To learn more, read the full article, “Measuring Renewable Energy Externalities: Evidence from Subjective Well-being Data,” in Land Economics.

 

Previous Journal Editors Reflect on Their Tenure at GHANA STUDIES

Ghana Studies Volume 21 Cover

Ghana Studies Journal Publishes 20th Anniversary Special Issue

With the most recent volume of Ghana Studies, the journal celebrates its twentieth anniversary, as well as the thirtieth anniversary of the Ghana Studies Association, of which it is the official publication. Along with the usual articles and book reviews, the current issue features an anniversary forum, where scholars reflect on the history of the field of Ghana Studies as well as the progress of the journal and the association.

One of the forum’s notable offerings is a conversation with previous Ghana Studies editors Akosua Adomako Ampofo and Stephan F. Miescher, in which they discuss their editorial challenges and successes, as well as their thoughts on the journal’s potential future directions. Below is an excerpt from this conversation, centering on the ways in which Adomako Ampofo and Miescher cultivated a focus on Gender Studies in the publication’s pages. The full interview can be found in Ghana Studies Volume 21.


GS Editors: You are both noted Gender Studies scholars, who also brought your respective backgrounds in history and sociology to your term as editors of GS. Has your mark on the journal been shaped by your (inter)disciplinary orientations? Or by other commitments?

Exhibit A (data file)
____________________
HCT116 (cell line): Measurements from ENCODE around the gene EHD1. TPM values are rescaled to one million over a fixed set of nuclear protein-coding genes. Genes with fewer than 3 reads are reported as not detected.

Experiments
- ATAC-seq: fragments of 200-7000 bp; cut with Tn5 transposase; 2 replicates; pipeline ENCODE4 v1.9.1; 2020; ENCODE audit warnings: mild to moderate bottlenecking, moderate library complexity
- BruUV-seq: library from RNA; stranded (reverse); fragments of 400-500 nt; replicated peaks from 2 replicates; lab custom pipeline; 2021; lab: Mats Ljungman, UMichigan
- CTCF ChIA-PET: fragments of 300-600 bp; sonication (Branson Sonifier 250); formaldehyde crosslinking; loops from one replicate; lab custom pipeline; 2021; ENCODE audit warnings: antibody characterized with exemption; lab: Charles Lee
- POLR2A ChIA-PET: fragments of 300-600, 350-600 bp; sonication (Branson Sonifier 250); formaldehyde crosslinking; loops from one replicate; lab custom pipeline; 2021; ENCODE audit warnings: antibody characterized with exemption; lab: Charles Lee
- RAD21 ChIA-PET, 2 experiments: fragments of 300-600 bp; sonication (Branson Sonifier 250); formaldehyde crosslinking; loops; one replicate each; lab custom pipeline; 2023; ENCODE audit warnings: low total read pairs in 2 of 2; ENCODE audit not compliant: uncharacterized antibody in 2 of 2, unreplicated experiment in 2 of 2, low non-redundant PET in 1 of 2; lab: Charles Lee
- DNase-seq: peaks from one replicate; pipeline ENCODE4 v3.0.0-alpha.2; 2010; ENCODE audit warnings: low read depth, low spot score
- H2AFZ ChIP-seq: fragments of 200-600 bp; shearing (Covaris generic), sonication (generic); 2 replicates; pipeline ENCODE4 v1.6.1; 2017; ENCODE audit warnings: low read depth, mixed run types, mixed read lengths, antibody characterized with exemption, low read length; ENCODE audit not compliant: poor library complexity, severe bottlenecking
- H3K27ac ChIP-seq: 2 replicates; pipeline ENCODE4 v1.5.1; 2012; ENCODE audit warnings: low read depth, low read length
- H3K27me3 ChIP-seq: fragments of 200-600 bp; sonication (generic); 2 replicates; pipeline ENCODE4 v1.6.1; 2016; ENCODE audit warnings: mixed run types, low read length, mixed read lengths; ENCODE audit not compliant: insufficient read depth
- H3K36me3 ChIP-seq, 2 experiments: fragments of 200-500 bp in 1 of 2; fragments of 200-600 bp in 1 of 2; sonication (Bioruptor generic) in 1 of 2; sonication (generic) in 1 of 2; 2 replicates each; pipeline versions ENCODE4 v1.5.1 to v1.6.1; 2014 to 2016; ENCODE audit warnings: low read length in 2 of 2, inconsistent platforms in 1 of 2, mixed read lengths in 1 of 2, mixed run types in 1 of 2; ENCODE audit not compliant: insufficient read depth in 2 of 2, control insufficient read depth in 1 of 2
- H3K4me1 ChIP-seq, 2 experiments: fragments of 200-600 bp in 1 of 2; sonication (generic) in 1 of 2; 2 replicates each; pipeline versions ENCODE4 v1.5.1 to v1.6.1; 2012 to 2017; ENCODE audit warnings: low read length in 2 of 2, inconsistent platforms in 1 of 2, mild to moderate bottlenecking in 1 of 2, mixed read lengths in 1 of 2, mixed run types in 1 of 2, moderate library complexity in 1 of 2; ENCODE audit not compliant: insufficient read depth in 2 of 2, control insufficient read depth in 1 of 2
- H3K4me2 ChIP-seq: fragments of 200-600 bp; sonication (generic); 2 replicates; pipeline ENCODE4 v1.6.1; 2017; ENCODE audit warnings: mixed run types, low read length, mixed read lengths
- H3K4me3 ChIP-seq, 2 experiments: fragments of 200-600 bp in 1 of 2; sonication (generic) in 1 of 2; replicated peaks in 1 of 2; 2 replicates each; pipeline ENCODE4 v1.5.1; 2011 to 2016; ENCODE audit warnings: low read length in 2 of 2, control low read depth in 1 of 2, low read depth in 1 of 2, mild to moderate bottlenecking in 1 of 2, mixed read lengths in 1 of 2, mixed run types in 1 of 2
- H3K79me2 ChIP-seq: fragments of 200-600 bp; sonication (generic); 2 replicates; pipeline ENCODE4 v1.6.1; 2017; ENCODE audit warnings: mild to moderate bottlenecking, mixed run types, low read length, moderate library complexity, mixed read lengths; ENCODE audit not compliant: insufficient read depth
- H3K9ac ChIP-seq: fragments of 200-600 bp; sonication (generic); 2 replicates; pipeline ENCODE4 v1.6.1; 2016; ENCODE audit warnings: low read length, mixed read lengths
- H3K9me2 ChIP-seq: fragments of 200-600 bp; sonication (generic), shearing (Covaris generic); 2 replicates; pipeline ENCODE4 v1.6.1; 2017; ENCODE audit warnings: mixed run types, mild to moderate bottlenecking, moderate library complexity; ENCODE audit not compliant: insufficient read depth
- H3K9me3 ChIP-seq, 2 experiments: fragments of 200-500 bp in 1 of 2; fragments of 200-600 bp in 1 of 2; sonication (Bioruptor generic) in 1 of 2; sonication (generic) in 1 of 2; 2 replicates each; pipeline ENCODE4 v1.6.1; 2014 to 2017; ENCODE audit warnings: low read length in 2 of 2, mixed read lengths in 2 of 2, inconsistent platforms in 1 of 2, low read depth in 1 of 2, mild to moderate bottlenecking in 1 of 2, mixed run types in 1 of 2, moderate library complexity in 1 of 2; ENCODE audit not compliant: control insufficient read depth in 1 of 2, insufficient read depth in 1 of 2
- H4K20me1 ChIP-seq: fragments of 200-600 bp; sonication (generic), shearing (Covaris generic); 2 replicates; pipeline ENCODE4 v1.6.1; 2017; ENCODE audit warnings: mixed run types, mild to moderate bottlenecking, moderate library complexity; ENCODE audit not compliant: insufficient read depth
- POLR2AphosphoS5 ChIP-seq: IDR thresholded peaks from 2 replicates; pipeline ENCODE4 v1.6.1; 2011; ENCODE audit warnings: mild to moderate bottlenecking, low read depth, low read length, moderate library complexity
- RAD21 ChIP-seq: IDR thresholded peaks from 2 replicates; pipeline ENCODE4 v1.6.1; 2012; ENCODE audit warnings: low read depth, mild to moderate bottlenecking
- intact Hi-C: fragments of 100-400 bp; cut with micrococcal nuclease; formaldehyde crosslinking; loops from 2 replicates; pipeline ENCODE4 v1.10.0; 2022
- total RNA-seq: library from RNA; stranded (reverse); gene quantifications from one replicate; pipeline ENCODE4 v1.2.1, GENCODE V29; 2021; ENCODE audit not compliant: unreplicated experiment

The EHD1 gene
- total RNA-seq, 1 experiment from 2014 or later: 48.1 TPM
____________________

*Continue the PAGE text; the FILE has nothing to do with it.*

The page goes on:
Akosua: I like to see myself more as an interdisciplinary scholar rather than as a sociologist. This is why I am attracted more to the works of sociologists like W. E. B. DuBois and Patricia Hill Collins—both authors who speak to questions of gender and race, as well as their intersections, which is where much of my own work is situated—than, say, to the works of Marx and Weber, albeit the latter certainly have their value. There are two ways I tend to respond to an article: If it’s in my field, I am looking for something new and refreshing, or new insights to a question that has puzzled scholars. So to that extent I tend to be more critical, but also, when it comes to a younger scholar, I’m more excited about pushing it to publication. However, if the work comes from an area outside my own area of expertise, then I am looking to be thrilled, sometimes to have my socks knocked off so I have that aha! moment, which I want the whole world to feel. Then I can proudly shout that it came out in a journal I am affiliated with. And then, yes, definitely I think that having spent my entire academic career in a multi- and interdisciplinary institute, I am very sympathetic to interdisciplinary work. And of course gender scholarship is so interdisciplinary. After almost thirty years of teaching, I have found that students respond much more enthusiastically, and tend to engage more with the class, when we have a multidisciplinary set of texts. In the gender classes I coteach at IAS, we have always included literary texts and films, as well as work in history, political science, economics, and so forth. It’s my view that especially for African Studies, this multidisciplinary approach is important since the nuances of our global history and contemporary realities often get lost in the cross-sectional or the single-approach analysis.